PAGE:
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Are Cyanotech Corporation’s (NASDAQ:CYAN) Interest Costs Too High?

Mercedes Harden

Investors are always looking for growth in small-cap stocks like Cyanotech Corporation (NASDAQ:CYAN), with a market cap of $23.26M. However, an important fact which most ignore is: how financially healthy is the business? Assessing first and foremost the financial health is vital, since poor capital management may bring about bankruptcies, which occur at a higher rate for small-caps. Here are a few basic checks that are good enough to have a broad overview of the company’s financial strength. However, I know these factors are very high-level, so I’d encourage you to dig deeper yourself into CYAN here.

Does CYAN generate an acceptable amount of cash through operations?

Over the past year, CYAN has maintained its debt levels at around $7.5M comprising of short- and long-term debt. At this current level of debt, the current cash and short-term investment levels stands at $1.4M for investing into the business. On top of this, CYAN has generated $1.2M in operating cash flow over the same time period, leading to an operating cash to total debt ratio of 16.30%, signalling that CYAN’s debt is not appropriately covered by operating cash. This ratio can also be interpreted as a measure of efficiency as an alternative to return on assets. In CYAN’s case, it is able to generate 0.16x cash from its debt capital.

Can CYAN pay its short-term liabilities?

With current liabilities at $6.0M, the company has been able to meet these obligations given the level of current assets of $12.2M, with a current ratio of 2.03x. Usually, for Personal Products companies, this is a suitable ratio since there’s sufficient cash cushion without leaving too much capital idle or in low-earning investments.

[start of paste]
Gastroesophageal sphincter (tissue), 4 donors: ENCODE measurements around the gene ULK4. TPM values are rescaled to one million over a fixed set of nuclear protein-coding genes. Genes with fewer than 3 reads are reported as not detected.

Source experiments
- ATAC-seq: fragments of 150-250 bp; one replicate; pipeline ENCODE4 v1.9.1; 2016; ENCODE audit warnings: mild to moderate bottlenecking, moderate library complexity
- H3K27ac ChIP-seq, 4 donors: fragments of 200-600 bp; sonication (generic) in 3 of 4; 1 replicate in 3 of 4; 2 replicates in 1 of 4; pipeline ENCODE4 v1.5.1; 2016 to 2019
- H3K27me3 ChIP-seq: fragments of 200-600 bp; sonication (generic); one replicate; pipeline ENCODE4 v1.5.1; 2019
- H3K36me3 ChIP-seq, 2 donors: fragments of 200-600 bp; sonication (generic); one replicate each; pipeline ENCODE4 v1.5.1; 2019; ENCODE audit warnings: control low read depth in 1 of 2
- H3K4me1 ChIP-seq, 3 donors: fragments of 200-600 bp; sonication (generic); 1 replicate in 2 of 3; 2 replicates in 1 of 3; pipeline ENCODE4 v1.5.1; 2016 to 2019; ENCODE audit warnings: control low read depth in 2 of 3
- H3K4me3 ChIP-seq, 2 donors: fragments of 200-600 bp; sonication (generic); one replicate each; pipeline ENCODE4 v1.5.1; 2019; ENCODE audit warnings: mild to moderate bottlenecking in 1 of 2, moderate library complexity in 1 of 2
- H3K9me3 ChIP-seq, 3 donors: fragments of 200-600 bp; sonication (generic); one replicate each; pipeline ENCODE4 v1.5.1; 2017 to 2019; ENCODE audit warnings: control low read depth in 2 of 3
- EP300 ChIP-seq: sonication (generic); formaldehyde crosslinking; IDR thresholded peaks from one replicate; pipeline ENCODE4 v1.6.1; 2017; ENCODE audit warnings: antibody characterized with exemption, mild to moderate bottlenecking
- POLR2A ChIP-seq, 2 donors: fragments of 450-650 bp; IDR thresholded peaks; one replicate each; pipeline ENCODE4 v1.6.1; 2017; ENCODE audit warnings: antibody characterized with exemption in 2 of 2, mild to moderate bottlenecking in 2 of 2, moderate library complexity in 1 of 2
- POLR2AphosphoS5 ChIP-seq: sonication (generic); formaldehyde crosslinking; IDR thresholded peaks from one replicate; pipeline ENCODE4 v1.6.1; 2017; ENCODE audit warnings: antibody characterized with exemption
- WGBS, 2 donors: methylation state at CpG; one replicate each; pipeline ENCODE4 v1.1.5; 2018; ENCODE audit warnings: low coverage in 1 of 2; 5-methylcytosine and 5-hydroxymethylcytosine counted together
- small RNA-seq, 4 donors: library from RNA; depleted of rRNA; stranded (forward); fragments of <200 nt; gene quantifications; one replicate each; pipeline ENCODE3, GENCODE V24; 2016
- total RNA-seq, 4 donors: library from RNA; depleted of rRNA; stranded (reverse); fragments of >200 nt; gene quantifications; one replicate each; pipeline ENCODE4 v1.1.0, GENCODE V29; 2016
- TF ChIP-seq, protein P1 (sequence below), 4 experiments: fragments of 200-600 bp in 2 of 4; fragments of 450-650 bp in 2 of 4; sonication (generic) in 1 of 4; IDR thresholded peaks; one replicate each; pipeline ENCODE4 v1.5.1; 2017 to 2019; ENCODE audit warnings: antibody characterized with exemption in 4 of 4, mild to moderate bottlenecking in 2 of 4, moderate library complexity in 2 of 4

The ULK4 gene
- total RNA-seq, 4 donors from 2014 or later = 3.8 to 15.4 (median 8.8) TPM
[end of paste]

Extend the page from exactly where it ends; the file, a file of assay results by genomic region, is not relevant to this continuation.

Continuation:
NasdaqCM:CYAN Historical Debt Feb 5th 18

Is CYAN’s debt level acceptable?

CYAN’s level of debt is appropriate relative to its total equity, at 39.52%. This range is considered safe as CYAN is not taking on too much debt obligation, which may be constraining for future growth. We can test if CYAN’s debt levels are sustainable by measuring interest payments against earnings of a company. Ideally, earnings before interest and tax (EBIT) should cover net interest by at least three times. For CYAN, the ratio of 1.98x suggests that interest is not strongly covered, which means that debtors may be less inclined to loan the company more money, reducing its headroom for growth through debt.

Next Steps:

Although CYAN’s debt level is relatively low, its cash flow levels still could not copiously cover its borrowings. This may indicate room for improvement in terms of its operating efficiency. Though, the company will be able to pay all of its upcoming liabilities from its current short-term assets. This is only a rough assessment of financial health, and I’m sure CYAN has company-specific issues impacting its capital structure decisions. I suggest you continue to research Cyanotech to get a more holistic view of the stock by looking at:


To help readers see pass the short term volatility of the financial market, we aim to bring you a long-term focused research analysis purely driven by fundamental data. Note that our analysis does not factor in the latest price sensitive company announcements.

The author is an independent contributor and at the time of publication had no position in the stocks mentioned.